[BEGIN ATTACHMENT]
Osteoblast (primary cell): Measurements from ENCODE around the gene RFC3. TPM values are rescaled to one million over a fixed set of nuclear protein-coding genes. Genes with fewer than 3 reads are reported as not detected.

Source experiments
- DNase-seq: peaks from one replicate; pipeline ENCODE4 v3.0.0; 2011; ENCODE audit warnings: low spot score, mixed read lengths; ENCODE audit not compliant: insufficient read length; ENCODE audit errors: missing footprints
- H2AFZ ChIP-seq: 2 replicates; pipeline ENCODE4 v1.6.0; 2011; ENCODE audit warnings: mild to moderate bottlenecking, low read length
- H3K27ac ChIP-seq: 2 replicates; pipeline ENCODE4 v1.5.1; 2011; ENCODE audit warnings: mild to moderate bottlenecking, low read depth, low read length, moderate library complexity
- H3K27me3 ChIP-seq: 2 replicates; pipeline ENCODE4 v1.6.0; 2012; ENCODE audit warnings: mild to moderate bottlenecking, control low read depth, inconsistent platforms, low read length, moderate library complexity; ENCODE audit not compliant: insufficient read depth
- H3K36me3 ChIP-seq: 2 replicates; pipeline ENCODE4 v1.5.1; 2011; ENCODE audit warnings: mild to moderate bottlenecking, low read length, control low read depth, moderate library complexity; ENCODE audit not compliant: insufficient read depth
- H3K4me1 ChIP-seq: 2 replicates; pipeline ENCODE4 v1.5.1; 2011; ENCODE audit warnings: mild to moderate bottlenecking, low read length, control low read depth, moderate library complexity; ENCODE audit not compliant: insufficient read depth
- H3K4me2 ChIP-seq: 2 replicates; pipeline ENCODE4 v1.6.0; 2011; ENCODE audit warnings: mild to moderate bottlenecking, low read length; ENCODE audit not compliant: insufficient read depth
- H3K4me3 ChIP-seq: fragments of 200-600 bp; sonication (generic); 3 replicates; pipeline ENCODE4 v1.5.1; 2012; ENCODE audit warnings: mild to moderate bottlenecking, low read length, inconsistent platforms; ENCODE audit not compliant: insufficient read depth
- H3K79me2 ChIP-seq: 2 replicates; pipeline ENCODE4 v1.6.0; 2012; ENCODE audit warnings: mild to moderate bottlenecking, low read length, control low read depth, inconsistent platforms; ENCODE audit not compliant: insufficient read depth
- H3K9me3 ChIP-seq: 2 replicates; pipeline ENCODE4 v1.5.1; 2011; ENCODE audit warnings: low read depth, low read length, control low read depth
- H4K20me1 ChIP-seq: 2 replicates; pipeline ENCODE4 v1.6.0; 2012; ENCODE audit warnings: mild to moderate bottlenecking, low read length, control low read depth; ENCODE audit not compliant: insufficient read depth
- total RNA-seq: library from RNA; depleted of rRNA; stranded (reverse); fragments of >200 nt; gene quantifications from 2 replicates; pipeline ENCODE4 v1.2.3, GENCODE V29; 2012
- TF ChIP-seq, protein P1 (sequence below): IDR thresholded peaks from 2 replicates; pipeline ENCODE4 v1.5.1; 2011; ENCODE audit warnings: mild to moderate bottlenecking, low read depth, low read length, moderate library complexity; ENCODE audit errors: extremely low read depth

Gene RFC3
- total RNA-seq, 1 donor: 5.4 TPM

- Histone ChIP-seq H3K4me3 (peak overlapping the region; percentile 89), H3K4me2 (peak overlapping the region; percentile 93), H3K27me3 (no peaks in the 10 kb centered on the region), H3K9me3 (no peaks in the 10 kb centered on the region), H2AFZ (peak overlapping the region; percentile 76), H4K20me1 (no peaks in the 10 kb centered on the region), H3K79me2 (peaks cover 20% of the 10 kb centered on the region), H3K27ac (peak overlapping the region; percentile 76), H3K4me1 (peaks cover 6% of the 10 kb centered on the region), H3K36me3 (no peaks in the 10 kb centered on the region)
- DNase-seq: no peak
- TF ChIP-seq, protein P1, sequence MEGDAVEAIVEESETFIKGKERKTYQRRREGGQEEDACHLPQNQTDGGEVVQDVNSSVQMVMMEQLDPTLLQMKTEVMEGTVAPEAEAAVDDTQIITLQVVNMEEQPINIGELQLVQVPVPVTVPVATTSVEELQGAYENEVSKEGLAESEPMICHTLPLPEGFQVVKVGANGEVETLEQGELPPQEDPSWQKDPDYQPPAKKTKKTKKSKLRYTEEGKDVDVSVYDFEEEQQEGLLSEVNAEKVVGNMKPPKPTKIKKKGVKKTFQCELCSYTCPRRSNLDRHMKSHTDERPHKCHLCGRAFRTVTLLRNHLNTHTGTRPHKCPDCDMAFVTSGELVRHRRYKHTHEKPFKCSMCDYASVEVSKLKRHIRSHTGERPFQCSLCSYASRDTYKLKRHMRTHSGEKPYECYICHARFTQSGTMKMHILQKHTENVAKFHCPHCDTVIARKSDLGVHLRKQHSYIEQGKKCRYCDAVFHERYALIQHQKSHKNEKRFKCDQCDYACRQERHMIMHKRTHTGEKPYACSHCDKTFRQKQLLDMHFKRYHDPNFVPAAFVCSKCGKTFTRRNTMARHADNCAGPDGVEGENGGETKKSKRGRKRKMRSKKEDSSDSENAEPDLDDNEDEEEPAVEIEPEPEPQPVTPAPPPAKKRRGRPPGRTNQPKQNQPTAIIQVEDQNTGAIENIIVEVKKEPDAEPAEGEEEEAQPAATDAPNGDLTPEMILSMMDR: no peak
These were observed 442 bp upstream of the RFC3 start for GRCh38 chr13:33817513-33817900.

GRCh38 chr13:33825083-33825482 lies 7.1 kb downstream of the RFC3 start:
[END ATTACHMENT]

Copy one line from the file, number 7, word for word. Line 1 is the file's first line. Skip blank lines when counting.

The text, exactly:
- H3K36me3 ChIP-seq: 2 replicates; pipeline ENCODE4 v1.5.1; 2011; ENCODE audit warnings: mild to moderate bottlenecking, low read length, control low read depth, moderate library complexity; ENCODE audit not compliant: insufficient read depth